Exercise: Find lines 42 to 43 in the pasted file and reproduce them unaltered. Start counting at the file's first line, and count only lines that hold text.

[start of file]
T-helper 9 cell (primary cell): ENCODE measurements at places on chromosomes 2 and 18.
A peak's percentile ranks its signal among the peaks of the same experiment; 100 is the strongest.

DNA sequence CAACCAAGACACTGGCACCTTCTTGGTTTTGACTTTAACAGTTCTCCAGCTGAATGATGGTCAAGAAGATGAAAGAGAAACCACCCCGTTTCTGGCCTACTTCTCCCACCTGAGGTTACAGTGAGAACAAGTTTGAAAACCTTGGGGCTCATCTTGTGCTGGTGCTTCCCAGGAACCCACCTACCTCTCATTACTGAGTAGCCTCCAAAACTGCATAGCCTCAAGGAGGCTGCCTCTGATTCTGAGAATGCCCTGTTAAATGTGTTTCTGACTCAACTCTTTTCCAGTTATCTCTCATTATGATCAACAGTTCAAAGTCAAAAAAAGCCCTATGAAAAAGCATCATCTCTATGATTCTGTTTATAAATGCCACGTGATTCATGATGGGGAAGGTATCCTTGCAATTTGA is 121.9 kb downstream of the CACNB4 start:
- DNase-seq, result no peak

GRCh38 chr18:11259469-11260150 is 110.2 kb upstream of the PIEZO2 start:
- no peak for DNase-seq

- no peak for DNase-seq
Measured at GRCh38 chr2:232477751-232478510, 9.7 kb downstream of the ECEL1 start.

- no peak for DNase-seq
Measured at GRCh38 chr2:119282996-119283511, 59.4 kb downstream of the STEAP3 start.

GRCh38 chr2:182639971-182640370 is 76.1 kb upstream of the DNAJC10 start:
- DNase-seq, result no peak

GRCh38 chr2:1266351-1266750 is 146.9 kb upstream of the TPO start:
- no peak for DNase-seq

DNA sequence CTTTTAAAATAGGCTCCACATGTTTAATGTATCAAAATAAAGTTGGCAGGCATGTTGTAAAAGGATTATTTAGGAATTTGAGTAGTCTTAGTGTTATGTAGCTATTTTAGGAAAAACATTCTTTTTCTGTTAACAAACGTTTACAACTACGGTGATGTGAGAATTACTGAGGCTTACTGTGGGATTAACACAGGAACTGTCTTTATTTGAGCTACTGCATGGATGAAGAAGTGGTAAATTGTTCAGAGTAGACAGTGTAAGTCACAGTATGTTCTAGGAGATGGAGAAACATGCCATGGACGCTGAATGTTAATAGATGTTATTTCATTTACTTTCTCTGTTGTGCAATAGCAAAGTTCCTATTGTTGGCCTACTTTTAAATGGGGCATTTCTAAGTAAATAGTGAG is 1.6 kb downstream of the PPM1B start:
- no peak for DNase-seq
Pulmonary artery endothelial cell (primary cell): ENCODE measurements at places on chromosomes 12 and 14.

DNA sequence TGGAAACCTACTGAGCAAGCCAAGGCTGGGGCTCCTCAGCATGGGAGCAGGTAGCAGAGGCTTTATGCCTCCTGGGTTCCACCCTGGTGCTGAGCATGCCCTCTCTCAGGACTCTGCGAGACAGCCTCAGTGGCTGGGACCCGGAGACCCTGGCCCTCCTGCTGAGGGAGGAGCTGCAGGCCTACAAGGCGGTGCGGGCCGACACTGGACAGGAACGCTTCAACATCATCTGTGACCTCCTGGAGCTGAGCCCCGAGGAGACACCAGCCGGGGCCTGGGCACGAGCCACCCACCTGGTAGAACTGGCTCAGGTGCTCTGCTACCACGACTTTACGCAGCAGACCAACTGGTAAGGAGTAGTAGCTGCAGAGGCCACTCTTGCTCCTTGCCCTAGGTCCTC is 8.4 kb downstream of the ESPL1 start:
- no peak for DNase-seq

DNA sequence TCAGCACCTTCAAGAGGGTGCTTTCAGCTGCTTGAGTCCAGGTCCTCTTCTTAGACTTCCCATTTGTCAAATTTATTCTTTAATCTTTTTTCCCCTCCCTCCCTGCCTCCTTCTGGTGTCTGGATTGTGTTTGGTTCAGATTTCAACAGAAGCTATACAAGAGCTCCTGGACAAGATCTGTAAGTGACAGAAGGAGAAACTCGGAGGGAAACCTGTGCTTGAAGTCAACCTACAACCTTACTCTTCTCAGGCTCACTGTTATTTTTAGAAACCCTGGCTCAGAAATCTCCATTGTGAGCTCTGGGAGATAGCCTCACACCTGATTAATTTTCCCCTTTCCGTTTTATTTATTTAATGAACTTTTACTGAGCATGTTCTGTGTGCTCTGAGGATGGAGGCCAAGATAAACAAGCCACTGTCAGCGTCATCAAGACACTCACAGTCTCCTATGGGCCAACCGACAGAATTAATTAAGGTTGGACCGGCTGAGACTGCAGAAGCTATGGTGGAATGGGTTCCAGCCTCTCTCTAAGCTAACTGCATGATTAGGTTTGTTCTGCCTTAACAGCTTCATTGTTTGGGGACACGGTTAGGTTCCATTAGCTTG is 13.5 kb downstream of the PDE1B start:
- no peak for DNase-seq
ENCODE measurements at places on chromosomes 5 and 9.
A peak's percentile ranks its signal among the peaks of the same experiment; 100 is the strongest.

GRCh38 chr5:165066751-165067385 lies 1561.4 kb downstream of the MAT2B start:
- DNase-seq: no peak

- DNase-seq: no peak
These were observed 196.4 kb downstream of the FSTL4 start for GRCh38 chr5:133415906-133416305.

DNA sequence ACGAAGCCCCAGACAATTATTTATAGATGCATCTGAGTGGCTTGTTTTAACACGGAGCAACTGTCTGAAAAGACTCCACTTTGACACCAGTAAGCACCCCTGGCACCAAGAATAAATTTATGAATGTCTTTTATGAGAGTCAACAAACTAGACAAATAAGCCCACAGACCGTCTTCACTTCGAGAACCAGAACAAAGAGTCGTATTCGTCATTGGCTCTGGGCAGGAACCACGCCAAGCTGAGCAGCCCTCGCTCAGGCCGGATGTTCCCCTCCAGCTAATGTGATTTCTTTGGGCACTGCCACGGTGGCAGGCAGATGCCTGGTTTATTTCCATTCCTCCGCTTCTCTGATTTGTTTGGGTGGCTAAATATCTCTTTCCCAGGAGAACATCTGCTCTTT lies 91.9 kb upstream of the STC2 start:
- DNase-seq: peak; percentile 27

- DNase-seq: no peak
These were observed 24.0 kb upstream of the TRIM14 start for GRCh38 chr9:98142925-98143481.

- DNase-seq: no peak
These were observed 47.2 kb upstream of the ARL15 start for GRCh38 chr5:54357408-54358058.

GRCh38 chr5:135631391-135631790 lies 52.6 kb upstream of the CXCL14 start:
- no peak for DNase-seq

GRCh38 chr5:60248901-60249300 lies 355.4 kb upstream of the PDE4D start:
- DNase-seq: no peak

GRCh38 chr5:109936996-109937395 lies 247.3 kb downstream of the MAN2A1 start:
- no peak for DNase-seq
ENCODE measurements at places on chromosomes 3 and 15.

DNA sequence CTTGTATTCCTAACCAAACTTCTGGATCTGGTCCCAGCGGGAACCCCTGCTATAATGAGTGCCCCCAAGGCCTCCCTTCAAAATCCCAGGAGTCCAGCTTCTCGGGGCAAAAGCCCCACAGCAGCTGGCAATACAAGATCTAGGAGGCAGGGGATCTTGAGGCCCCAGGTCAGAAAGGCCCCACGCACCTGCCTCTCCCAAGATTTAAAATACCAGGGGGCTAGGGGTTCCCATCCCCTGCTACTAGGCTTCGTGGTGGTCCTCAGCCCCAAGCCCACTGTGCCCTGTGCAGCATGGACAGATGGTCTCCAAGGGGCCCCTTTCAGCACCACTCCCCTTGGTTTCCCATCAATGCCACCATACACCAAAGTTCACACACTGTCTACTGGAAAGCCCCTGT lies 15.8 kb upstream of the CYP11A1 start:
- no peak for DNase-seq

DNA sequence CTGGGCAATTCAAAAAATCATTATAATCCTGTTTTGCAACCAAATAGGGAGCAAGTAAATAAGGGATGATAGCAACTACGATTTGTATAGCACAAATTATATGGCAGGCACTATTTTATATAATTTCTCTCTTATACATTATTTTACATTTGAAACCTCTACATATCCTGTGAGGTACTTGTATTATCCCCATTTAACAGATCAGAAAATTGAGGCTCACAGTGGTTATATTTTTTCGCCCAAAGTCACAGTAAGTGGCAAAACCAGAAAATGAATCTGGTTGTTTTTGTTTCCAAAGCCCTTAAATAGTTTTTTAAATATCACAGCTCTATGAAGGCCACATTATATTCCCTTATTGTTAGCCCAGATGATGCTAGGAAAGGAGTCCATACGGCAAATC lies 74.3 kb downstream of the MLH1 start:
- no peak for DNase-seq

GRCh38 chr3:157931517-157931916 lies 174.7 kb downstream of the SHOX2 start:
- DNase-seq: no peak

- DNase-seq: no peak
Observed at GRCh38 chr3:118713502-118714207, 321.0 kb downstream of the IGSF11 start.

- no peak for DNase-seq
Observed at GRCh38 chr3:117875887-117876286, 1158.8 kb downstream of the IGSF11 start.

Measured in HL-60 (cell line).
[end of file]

- no peak for DNase-seq

DNA sequence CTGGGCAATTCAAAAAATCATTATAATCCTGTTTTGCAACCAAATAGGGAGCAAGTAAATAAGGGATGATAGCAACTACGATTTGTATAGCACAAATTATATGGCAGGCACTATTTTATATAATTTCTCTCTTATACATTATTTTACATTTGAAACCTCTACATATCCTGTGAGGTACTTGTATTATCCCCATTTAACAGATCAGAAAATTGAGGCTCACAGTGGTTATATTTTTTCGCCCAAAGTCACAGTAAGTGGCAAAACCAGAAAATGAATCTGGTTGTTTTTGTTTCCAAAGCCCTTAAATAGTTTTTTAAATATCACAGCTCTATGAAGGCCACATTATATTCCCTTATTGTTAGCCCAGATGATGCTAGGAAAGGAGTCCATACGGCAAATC lies 74.3 kb downstream of the MLH1 start: